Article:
How Lucy Maynard Salmon changed history
Past is the Past! But no, it is not past, In us, in us, it quickens, wants aspires, And in our hearts the unknown dead have cast The hunger and thirst of their desires. . . . We write THE END where fate has scarce begun And no man knows the things that he has done. Lawrence Binyon HAD Lucy Maynard Salmon written this poem with which she headed a chapter in her book ``Historical Materials,'' she would probably have changed the last line so that it read, ``And no human knows the things that he or she has done.'' Miss Salmon's interest in history was stimulated when she was an undergraduate student at the University of Michigan in the early 1870s. President Grant was in office. Appalled by the stories of corruption that surrounded many of his appointees, she began looking into the ways other presidents had used this power of filling positions of public trust. On graduating, she had to put this interest on hold while she spent five years teaching at a country school.Skip to next paragraph
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When she was able to return to Ann Arbor for a year, she immersed herself in the history section of the library, taking ``the appointing power of the presidency'' as her thesis.
At the same time she helped to establish the American Historical Association, of which she was a charter member. She read an abridged version of her thesis at one of the meetings. It was so highly acclaimed that the decision was made to publish it in full.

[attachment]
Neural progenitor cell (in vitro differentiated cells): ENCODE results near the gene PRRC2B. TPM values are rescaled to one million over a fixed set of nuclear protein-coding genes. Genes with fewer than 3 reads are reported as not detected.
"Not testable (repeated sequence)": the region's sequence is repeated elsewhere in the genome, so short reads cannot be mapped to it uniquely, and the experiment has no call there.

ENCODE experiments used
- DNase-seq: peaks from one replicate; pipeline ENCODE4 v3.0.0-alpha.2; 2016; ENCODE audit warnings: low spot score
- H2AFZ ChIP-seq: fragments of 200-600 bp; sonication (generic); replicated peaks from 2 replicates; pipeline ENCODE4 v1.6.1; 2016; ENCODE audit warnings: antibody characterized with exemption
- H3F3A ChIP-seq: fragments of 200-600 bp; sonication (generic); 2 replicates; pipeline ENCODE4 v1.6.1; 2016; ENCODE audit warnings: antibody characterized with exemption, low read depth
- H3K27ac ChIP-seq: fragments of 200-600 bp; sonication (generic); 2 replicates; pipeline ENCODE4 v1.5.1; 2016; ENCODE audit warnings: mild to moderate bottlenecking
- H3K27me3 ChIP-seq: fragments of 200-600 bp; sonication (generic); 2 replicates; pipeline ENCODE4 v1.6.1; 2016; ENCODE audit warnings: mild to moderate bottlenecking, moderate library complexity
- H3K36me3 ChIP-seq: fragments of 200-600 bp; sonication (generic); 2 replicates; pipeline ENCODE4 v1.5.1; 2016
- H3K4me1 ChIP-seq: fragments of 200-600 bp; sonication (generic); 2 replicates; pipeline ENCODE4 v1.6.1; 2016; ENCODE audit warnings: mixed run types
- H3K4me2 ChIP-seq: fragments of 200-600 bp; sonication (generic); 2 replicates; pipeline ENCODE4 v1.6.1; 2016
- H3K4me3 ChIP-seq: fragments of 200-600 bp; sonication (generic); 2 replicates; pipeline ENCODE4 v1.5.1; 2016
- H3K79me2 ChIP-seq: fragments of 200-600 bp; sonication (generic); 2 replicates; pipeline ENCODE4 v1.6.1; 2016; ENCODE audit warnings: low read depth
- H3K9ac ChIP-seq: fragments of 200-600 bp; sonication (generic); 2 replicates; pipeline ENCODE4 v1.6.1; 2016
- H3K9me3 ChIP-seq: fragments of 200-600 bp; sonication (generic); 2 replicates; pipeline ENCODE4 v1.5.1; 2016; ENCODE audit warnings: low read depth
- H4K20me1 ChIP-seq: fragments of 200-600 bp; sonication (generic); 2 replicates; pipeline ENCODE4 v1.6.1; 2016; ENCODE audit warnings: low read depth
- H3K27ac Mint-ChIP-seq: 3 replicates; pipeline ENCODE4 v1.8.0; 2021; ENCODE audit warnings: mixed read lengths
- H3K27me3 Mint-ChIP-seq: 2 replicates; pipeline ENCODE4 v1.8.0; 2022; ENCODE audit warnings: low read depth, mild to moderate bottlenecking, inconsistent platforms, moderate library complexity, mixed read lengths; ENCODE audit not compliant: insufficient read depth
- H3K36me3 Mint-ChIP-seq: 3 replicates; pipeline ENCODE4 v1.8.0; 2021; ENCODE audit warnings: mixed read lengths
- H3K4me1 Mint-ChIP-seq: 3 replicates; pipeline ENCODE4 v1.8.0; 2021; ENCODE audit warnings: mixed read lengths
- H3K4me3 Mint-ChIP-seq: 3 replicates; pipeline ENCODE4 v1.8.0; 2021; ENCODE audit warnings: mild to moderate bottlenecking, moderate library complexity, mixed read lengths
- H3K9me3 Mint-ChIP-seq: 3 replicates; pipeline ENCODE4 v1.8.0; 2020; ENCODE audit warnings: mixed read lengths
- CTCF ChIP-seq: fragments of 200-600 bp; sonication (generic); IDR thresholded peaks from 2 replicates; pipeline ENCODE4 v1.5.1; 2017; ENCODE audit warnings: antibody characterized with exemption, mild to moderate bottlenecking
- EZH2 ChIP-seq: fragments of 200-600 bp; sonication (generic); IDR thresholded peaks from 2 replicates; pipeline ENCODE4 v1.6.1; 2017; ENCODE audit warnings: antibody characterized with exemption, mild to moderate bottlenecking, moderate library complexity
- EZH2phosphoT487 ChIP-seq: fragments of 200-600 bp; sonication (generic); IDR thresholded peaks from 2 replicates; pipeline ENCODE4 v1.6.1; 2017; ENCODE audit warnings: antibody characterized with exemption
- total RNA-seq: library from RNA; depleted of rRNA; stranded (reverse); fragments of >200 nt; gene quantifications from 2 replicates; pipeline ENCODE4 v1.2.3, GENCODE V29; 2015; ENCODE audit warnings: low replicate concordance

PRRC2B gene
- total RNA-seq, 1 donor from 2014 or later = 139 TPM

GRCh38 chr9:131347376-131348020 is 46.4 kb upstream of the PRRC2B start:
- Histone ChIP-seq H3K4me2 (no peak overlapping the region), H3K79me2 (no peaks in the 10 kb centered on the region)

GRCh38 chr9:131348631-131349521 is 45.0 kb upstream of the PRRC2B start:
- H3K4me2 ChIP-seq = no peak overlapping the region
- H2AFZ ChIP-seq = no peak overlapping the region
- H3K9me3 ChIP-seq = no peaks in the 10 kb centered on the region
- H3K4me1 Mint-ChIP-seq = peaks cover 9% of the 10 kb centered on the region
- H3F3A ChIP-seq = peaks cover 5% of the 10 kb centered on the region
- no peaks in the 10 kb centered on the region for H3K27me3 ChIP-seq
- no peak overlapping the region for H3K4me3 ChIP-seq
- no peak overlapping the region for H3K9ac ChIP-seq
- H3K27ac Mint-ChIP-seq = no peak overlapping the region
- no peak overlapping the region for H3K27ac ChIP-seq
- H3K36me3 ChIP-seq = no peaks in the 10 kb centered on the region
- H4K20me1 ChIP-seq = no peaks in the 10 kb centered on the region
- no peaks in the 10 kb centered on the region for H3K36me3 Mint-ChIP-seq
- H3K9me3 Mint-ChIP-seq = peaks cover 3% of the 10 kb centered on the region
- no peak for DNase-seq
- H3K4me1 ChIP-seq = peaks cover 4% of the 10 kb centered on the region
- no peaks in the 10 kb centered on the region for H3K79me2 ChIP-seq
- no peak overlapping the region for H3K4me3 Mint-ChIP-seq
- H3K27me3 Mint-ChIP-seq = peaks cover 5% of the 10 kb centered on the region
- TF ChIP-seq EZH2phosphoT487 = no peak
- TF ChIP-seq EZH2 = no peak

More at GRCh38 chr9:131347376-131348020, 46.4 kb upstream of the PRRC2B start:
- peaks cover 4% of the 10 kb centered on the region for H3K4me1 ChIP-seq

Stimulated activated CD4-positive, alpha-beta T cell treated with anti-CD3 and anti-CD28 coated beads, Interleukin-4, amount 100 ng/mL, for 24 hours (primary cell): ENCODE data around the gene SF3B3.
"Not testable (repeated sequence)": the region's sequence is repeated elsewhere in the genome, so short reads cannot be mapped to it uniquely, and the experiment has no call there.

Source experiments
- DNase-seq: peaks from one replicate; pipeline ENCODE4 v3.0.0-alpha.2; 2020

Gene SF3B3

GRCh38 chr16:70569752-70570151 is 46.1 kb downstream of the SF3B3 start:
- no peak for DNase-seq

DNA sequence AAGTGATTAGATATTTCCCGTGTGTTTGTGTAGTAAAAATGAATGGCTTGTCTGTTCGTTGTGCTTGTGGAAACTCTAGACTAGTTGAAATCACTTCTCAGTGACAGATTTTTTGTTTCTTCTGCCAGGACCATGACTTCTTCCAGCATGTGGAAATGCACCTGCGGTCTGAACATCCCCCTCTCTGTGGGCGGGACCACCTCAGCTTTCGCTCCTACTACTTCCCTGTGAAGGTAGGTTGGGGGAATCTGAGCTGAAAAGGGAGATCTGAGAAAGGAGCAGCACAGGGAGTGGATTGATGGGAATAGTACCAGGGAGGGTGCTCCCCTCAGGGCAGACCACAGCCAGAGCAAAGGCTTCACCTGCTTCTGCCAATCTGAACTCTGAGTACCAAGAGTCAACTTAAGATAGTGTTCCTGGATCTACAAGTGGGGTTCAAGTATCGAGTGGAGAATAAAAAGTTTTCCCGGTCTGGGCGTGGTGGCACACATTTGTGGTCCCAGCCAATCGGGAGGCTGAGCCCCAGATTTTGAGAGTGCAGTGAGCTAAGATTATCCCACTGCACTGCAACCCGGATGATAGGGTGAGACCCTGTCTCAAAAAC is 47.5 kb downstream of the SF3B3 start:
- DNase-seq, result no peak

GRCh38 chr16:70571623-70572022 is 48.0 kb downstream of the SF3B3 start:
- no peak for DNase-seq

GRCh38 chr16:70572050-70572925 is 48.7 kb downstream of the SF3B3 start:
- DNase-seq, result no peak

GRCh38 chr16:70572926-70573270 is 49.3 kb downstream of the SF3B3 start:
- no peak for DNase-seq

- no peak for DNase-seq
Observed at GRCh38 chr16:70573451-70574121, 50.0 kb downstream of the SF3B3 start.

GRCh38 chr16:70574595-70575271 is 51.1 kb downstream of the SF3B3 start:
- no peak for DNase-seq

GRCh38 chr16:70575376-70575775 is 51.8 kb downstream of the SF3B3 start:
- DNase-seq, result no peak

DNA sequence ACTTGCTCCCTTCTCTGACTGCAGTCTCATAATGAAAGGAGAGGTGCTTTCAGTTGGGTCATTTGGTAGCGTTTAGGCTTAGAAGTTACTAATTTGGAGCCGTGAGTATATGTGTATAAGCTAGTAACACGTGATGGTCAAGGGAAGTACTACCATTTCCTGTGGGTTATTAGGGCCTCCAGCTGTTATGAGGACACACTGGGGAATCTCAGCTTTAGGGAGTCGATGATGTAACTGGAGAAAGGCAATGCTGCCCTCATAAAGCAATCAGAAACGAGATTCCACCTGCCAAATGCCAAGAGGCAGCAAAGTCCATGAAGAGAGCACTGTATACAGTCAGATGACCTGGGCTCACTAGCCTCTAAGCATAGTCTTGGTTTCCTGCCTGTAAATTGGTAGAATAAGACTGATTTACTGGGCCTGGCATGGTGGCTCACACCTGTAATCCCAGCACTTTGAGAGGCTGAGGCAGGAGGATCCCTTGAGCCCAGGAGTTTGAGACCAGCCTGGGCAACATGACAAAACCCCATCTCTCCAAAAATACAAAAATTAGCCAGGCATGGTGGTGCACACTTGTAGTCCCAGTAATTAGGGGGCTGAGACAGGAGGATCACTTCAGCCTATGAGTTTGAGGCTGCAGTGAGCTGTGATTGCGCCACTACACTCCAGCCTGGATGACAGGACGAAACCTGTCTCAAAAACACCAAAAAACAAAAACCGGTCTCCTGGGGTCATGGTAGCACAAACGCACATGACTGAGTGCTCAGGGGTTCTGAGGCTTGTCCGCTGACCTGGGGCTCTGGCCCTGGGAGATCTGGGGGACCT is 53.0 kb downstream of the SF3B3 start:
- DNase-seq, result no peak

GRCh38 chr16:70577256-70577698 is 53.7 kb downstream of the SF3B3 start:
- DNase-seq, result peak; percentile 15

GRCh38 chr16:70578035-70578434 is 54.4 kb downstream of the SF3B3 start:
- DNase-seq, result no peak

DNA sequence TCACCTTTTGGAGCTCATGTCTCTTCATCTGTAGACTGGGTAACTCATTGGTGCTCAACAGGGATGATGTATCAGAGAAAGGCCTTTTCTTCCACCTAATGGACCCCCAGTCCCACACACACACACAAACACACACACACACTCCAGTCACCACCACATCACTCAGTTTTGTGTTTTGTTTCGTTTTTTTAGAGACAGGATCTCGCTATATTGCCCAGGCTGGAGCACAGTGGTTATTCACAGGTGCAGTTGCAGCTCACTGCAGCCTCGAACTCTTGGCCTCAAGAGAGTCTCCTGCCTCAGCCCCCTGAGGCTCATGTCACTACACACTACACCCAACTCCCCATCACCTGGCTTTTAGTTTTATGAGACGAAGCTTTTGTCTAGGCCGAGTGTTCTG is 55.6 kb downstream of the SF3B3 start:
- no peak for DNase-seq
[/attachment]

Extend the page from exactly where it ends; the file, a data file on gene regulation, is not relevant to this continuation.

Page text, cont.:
In the wake of the Grant scandals, magazines and newspapers seized upon her book as the most thorough study of the subject ever made. There was amazement that it was done by a woman, someone who didn't even have the right to vote! It was proclaimed one of the strongest instruments in the struggle for civil service reform.
The success of the book opened doors. Lucy Salmon was offered an instructorship at Wellesley College, which she turned down in favor of a fellowship at Bryn Mawr. In 1887, she was invited to join the faculty at Vassar -- and though she was to become ``famous'' (a term she disliked) and to lecture at universities across the country, Vassar and the neighboring city of Poughkeepsie were to be home base for the rest of her life.
Vassar was not all she might have hoped for. She had an intense dislike for the hierarchical structure that separated instructors from professors as well as students. She waged a constant battle with the administration over the size and nature of her classes and what books should be purchased with the meager funds available. Her own interest was in obtaining source material where students might see things firsthand -- the administration wanted only recognized textbooks. After many battles she was able to build up an acceptable library by appealing to philanthropists and most everyone she knew.
Teaching for her was a process of continued learning, a joint adventure for instructor and instructed. She thought this might best be achieved with her senior students through a seminar but was denied permission to hold one. She circumvented this edict by inviting these students to her rooms two evenings a week. There they carried on discussions around a table that had to be expanded as the popularity of the class grew, until it came to be known as ``The Table Long.''